What makes a good mentor?

Written on: 11 October 2018
Written by:Freya King

All of Baltic’s programmes require a mentor to guide and support learners throughout their apprenticeship. A good mentor is patient, considerate and genuinely invested in their apprentice’s progression.

Show them how things are done

The main function of a mentor is to build up an apprentice’s confidence, allowing them to become self-assured in their role. Therefore, you should provide a positive example and allow them to pick up as much as they can from you. Ideally, the apprentice should be working in a similar role to their mentor, meaning they can job shadow them and learn from their industry expertise. Always encourage questions, and wherever possible, let them learn by doing.

Show the apprentice around, introducing them to other members of staff 

When a new apprentice starts, you should ensure that they feel welcomed and included by showing them round the office, introducing them to the rest of the team as you go. If possible, allow them to spend time shadowing other areas of the business so they can get an idea of the overall structure.

Provide resources on policies procedures, work rules etc.

Just like any other member of staff, you will have expectations for how your apprentice should behave in the workplace. Many apprentices will not have had a job before, so a good mentor will help them get up to speed with office etiquette. Make them aware of any company policies and procedures, and set clear guidelines of expected conduct and timekeeping.

Help the apprentice socialise and build networks

Forming friendships with colleagues is an important part of settling in to a new workplace. There may be an age gap between your apprentice and their co-workers, so it is a good idea for you to encourage them to socialise with the rest of the team. You will find that apprentices can bring fresh ideas to the table, so this is beneficial not only for the new hire but for your existing staff as well.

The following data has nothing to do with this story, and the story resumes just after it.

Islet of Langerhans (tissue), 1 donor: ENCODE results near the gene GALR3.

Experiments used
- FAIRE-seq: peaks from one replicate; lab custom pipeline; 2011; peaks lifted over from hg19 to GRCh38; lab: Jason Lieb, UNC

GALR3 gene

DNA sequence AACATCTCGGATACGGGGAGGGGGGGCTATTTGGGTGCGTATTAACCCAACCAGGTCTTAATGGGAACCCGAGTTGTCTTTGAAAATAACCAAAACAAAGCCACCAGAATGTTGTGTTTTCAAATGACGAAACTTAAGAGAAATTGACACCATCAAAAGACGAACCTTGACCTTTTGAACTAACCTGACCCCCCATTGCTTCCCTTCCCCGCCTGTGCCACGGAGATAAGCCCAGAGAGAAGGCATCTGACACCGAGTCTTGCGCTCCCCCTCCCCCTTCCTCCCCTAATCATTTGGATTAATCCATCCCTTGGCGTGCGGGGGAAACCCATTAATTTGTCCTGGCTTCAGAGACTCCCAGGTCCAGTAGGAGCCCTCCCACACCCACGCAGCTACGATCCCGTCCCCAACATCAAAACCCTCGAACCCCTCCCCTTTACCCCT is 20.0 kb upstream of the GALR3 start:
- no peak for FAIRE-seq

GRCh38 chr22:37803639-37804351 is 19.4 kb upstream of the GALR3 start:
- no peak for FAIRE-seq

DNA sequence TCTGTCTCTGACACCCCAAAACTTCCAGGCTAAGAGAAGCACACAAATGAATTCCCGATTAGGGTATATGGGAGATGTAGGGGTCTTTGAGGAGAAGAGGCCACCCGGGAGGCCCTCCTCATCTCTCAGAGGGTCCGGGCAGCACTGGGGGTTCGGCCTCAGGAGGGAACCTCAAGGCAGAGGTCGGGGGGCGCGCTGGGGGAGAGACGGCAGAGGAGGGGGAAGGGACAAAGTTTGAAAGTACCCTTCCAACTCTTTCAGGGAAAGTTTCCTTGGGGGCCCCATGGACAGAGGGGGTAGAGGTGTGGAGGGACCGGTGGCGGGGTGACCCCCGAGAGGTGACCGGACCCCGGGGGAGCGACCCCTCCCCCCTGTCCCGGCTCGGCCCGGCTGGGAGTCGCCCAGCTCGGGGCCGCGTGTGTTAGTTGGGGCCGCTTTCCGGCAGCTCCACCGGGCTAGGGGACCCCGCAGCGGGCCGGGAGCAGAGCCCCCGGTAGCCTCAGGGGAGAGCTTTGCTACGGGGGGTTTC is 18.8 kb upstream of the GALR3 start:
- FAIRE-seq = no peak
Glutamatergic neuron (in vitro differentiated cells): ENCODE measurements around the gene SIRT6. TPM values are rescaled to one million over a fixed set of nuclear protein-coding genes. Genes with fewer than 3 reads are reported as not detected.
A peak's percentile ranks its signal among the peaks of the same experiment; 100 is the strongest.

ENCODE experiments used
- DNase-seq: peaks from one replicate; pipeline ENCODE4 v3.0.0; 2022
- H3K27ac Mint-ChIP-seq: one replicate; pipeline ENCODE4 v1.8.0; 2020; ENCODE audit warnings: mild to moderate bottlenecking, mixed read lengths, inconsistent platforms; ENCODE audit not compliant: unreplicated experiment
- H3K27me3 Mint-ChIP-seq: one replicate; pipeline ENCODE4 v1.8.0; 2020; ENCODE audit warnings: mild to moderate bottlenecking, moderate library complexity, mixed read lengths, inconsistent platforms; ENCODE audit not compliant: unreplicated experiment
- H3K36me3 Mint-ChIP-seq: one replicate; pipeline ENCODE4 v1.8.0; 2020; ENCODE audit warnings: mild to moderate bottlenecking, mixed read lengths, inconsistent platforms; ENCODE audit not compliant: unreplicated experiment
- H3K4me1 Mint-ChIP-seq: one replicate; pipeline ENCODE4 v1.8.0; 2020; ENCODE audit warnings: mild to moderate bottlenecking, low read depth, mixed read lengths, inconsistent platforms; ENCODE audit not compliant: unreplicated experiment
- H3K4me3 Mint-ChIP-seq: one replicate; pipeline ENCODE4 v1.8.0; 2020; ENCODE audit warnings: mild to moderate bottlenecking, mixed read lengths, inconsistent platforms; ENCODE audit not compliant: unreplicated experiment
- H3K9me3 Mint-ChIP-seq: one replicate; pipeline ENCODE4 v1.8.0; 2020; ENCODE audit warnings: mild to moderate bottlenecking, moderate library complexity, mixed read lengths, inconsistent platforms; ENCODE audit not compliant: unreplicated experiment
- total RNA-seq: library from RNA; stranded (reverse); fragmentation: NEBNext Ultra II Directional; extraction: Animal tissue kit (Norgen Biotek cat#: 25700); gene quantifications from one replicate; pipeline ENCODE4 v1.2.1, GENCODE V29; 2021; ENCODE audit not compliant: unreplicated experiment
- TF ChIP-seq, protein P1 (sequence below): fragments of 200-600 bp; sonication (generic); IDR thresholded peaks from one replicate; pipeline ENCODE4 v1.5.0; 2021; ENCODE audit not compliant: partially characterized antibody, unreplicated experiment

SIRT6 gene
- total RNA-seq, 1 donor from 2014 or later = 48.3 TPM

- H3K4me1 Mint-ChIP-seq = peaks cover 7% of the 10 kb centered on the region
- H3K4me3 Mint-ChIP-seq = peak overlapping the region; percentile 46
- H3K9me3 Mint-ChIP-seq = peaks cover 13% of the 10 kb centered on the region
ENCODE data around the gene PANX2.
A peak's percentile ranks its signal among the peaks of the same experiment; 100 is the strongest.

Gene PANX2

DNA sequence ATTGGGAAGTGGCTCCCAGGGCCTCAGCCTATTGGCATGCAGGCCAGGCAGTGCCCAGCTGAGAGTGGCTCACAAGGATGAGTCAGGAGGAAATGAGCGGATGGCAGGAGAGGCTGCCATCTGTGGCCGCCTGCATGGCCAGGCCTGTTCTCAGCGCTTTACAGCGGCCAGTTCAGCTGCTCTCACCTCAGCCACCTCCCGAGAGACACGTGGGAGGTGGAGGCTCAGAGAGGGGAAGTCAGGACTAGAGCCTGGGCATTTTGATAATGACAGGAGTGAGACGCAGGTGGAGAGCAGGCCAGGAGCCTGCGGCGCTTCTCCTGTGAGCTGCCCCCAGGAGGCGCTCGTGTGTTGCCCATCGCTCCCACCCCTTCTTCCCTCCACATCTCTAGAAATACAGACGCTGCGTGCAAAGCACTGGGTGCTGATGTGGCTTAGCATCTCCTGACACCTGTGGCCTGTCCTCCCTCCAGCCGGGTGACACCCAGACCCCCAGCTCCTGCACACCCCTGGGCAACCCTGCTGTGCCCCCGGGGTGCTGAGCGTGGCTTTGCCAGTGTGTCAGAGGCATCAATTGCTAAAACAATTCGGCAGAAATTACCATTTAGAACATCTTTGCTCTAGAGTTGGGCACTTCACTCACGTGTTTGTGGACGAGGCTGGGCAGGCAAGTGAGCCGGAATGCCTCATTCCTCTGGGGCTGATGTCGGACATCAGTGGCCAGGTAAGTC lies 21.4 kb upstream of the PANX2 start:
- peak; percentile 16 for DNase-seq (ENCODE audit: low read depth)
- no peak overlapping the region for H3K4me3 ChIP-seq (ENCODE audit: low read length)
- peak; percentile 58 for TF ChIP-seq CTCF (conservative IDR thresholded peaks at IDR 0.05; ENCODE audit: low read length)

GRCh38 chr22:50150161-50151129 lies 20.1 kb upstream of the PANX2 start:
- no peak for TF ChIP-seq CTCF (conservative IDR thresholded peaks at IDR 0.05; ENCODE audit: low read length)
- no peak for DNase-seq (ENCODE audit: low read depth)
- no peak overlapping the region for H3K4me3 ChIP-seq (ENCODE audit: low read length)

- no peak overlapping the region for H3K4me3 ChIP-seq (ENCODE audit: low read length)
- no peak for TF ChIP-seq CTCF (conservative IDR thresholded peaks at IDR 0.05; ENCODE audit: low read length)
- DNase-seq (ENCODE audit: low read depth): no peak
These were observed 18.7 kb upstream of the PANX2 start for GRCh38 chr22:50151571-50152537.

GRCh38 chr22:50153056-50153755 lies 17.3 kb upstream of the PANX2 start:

Assist with ongoing on-the-job training and support 

Along with the training provided, another form of teaching will come from an apprentice’s mentor. You should take the time to provide comprehensive training on all of the duties that the apprentice will be responsible for. You can start them off on smaller tasks, and then support them in taking on higher level projects as their confidence grows. Asking them to keep a Continuing Professional Development log (CPD) will allow you both to keep track of their progress.

Communicate feedback on the apprentice’s work and progress

Ongoing evaluation is an excellent way for your apprentice to measure their own development. Remember to be fair when giving feedback; try not to focus too much on the negative aspects. Instead, you should provide constructive criticism with areas for improvement, as well as offering praise and credit where it is due.

Provide feedback to training provider

During review calls, we clarify that learners are getting on well in all aspects of their role. This includes timekeeping, attitude and progress. If there are any areas of concern, you can mention this to your apprentice’s assessor, as this can help them in supporting both you and the learner.

Click here to find out more about recruiting an apprentice.

Written on: 11 October 2018
Written by:Freya King